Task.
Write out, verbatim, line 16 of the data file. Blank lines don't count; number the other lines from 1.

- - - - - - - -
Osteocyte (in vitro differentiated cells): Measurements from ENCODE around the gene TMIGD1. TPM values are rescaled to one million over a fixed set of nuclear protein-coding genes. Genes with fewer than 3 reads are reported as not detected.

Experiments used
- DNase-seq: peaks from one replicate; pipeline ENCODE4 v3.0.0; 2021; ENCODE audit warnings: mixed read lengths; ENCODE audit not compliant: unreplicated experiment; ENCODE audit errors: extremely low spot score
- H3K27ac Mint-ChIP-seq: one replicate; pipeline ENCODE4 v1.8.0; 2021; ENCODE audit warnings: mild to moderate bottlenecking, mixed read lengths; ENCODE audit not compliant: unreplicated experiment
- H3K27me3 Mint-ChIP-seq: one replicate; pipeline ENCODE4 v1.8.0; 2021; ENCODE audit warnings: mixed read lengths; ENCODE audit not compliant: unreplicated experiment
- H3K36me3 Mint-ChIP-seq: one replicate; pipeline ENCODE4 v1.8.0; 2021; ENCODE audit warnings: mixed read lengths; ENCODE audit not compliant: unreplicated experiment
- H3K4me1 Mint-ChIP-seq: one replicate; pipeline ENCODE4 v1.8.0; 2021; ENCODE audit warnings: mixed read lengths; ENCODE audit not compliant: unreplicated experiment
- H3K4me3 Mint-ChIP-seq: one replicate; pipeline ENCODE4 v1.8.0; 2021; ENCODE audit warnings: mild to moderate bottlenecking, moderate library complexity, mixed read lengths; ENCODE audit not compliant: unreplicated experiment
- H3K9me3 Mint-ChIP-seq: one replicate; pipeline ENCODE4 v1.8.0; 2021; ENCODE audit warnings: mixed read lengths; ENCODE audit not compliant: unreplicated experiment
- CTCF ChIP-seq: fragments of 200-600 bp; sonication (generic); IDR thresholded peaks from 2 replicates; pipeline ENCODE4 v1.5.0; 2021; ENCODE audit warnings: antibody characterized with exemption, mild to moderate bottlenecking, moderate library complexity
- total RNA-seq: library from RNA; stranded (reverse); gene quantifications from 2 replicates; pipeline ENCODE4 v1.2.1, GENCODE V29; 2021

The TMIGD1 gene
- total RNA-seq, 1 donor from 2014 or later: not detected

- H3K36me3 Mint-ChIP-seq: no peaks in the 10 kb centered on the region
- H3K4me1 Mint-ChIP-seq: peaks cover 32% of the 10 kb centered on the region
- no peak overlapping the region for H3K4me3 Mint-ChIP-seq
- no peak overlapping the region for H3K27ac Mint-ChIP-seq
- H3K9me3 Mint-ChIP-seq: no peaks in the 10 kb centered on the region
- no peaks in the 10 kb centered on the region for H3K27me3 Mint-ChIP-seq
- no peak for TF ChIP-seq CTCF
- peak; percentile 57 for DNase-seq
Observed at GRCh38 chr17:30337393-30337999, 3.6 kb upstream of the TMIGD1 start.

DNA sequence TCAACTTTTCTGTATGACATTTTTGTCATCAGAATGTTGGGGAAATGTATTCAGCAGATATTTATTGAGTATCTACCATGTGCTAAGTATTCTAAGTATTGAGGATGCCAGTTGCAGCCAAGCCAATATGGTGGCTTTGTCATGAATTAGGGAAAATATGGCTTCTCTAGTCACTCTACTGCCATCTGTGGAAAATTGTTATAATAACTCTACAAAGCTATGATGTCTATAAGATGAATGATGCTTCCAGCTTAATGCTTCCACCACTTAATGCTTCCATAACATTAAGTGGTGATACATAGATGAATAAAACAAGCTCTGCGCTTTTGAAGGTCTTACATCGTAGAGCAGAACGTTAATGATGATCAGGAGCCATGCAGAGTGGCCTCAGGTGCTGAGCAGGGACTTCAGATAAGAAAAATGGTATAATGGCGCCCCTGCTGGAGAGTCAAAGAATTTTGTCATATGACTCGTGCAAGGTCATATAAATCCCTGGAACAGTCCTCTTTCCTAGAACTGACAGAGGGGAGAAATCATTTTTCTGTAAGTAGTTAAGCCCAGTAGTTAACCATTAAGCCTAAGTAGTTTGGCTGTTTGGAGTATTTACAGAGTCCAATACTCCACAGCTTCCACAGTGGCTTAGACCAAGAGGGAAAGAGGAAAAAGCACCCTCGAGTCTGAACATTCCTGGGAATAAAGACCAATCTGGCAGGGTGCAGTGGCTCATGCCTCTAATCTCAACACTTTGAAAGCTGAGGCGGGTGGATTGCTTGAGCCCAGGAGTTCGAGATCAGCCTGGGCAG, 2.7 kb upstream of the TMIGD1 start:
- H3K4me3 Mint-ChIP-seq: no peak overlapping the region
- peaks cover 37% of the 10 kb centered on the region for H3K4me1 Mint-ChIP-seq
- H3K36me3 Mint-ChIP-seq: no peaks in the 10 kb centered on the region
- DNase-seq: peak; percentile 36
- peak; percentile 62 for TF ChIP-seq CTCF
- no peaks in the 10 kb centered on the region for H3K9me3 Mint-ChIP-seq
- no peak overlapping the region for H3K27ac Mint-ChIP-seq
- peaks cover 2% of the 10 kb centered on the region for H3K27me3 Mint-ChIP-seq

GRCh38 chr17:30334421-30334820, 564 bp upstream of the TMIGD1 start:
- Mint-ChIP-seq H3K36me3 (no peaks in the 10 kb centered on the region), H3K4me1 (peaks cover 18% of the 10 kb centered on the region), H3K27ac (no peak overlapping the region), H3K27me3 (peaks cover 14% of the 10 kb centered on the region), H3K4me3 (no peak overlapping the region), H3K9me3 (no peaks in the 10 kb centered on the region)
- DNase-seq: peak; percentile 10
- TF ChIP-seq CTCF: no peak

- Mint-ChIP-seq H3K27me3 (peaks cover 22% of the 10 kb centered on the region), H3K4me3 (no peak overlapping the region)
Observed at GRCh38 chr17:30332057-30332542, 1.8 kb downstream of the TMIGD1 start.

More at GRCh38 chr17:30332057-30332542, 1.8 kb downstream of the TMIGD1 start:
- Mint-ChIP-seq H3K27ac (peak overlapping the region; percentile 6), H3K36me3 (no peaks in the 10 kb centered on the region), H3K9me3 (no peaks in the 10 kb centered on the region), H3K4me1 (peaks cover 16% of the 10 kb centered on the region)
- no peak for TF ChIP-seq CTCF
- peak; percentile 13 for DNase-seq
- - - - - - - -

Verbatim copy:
- no peak overlapping the region for H3K4me3 Mint-ChIP-seq